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Hope Eternal

People love to celebrate the birth of Christ, the little baby lying in a manger. It has become such a sweet and serene picture of Christianity. When did we start celebrating Christmas? When he was born? No. When he died or when he resurrected? No. The early church did not regard Jesus’ birth as special or holy. The celebration started a few hundred years later in the year 336.

Why wasn’t the birth of Christ an enormous deal? To the Jewish people, he was to be their Messiah, the one who would rescue them from their oppressors. He was the one who would save them, but from what did they think they were being saved? From what were they being oppressed? They certainly were not thinking about the eternal salvation from their sins! They thought they needed salvation from the Romans and saving from the oppression of their enemies around them. So why do Christians celebrate Christmas putting up decorations and having parties up to eight weeks before Christmas? We dedicate the entire month of December to pictures of serenity and joy and hope and fun festivities to celebrate his birth, but they do because it’s fun and meaningful, but the significance is nowhere near that of Easter.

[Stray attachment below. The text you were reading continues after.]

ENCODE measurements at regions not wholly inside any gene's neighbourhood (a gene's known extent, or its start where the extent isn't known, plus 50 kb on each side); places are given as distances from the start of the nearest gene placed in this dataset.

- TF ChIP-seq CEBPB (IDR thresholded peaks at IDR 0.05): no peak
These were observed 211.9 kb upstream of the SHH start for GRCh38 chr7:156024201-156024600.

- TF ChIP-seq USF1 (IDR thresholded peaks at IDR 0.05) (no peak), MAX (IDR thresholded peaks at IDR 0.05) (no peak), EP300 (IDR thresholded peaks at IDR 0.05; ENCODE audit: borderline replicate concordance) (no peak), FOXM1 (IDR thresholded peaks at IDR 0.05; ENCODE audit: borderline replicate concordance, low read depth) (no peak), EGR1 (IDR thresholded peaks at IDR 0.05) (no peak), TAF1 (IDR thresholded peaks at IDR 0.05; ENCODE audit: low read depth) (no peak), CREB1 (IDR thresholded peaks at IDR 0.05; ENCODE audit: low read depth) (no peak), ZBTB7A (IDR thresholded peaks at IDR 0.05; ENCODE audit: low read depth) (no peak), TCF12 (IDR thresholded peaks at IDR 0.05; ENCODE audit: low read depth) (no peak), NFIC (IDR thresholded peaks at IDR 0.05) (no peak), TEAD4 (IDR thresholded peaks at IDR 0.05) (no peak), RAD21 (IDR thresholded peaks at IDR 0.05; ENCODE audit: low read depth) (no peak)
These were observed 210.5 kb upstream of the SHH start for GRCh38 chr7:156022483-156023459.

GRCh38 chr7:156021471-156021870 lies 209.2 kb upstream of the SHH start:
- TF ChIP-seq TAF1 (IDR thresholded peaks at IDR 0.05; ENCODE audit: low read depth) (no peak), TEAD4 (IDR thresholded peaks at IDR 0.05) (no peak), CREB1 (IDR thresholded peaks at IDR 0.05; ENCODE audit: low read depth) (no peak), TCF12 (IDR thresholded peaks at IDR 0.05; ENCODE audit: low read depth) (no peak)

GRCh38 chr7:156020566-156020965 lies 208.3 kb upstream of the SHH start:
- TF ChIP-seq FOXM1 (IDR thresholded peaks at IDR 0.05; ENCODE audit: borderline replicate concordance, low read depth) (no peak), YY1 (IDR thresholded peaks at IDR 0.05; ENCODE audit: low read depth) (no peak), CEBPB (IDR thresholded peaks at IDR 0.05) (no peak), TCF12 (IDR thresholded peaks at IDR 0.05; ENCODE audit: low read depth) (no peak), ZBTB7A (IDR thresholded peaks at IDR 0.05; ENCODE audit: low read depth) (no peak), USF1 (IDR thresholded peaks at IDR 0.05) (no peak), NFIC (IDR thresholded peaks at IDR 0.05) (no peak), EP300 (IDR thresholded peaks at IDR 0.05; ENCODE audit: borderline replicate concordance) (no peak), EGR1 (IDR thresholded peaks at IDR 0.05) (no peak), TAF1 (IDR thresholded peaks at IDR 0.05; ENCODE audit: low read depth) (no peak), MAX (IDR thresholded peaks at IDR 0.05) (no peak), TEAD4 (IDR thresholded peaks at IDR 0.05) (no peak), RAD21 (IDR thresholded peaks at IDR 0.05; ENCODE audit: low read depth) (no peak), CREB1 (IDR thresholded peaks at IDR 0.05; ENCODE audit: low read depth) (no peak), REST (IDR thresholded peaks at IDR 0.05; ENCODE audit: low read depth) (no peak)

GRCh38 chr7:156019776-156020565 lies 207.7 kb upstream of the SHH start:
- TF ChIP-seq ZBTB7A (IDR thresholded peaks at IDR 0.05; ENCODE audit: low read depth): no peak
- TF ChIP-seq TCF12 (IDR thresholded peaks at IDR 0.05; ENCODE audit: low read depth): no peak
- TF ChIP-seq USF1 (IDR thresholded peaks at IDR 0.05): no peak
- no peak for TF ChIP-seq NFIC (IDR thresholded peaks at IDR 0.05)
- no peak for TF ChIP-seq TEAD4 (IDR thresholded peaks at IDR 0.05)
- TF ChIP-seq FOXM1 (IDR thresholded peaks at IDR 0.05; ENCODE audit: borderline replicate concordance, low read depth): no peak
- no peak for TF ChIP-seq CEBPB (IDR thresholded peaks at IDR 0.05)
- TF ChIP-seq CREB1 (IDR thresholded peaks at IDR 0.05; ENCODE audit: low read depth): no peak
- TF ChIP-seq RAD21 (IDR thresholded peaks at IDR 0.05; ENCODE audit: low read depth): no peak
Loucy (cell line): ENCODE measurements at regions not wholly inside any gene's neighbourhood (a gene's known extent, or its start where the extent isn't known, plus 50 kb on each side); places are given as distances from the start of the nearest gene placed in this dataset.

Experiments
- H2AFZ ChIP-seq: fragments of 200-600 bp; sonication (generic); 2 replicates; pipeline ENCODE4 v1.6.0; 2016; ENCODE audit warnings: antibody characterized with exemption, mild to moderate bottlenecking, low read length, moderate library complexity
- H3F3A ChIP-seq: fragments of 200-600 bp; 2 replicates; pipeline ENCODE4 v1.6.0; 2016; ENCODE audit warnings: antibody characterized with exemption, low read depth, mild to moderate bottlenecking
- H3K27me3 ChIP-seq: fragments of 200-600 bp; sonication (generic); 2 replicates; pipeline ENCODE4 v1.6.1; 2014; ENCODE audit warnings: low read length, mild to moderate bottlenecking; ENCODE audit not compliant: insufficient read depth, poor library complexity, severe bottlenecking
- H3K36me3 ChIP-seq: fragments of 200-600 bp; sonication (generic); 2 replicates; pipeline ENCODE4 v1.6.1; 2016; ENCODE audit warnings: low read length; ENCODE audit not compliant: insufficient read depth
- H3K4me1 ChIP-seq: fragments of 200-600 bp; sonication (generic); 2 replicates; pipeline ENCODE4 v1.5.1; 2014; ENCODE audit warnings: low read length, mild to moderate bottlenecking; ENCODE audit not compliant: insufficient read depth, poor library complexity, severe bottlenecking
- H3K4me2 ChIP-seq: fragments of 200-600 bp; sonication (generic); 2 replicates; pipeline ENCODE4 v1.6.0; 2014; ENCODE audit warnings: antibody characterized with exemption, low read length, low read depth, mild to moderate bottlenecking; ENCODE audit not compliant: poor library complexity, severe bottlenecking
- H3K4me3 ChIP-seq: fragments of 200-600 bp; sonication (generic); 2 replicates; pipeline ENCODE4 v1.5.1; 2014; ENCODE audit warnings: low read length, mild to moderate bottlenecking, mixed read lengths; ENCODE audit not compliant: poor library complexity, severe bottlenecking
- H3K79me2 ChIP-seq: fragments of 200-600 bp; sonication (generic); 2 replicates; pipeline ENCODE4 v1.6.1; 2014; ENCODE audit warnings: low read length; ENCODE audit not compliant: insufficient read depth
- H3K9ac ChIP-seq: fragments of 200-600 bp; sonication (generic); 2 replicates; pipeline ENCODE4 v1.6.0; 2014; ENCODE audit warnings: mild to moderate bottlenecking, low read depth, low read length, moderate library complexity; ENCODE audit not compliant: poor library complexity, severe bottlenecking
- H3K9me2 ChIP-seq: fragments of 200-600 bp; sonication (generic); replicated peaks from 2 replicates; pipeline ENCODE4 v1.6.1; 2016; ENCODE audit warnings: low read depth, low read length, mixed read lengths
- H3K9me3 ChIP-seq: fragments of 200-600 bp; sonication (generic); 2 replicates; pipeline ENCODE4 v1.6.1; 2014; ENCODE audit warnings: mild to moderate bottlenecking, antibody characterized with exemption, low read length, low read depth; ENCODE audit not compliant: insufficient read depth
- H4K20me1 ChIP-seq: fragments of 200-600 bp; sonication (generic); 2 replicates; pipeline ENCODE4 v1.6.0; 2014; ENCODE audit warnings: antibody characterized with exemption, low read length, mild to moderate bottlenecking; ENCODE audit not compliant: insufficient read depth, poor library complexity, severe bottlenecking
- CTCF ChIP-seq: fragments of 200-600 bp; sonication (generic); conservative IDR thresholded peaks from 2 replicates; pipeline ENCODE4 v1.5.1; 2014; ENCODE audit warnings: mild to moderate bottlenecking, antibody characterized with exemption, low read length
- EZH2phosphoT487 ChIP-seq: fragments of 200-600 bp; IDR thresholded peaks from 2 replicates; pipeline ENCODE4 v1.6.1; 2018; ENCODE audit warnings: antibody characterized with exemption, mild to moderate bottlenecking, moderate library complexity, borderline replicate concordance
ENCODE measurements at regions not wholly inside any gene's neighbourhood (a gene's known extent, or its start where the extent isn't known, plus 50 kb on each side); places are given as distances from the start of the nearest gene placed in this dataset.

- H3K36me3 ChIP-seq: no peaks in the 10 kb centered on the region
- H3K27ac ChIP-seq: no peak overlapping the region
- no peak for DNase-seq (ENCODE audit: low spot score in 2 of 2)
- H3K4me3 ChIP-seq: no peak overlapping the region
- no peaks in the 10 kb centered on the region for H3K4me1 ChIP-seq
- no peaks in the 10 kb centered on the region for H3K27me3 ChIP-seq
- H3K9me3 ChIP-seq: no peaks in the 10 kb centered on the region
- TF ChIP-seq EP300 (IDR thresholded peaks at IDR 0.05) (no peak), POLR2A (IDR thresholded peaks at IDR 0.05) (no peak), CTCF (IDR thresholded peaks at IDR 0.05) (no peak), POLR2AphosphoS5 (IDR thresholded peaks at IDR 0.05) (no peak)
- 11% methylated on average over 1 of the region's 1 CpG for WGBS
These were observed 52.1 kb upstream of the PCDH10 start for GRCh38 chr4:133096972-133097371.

No, it was Christ’s death and resurrection which gave us our hope. Hope Eternal! The hope is that even after our bodies die, we would live eternally in peace with God. When did Christians begin celebrating Easter? The Christians started almost immediately after Easter. A Jew would never forego the Sabbath, where they stopped all work, housework, cooking, or any exertion from sundown Friday until sundown Saturday. It remains observed like this even now in worship to God. However, the resurrection of Christ on Sunday morning made an immense impact, causing many devout Jews to switch their worship from the Sabbath to Sunday.

Our hope eternal became alive when Christ became alive again and came up out of that grave. It is this hope that gives me hope I will see my children again! It was not the birth of Christ that gives us this hope, nor his death, but his resurrection!

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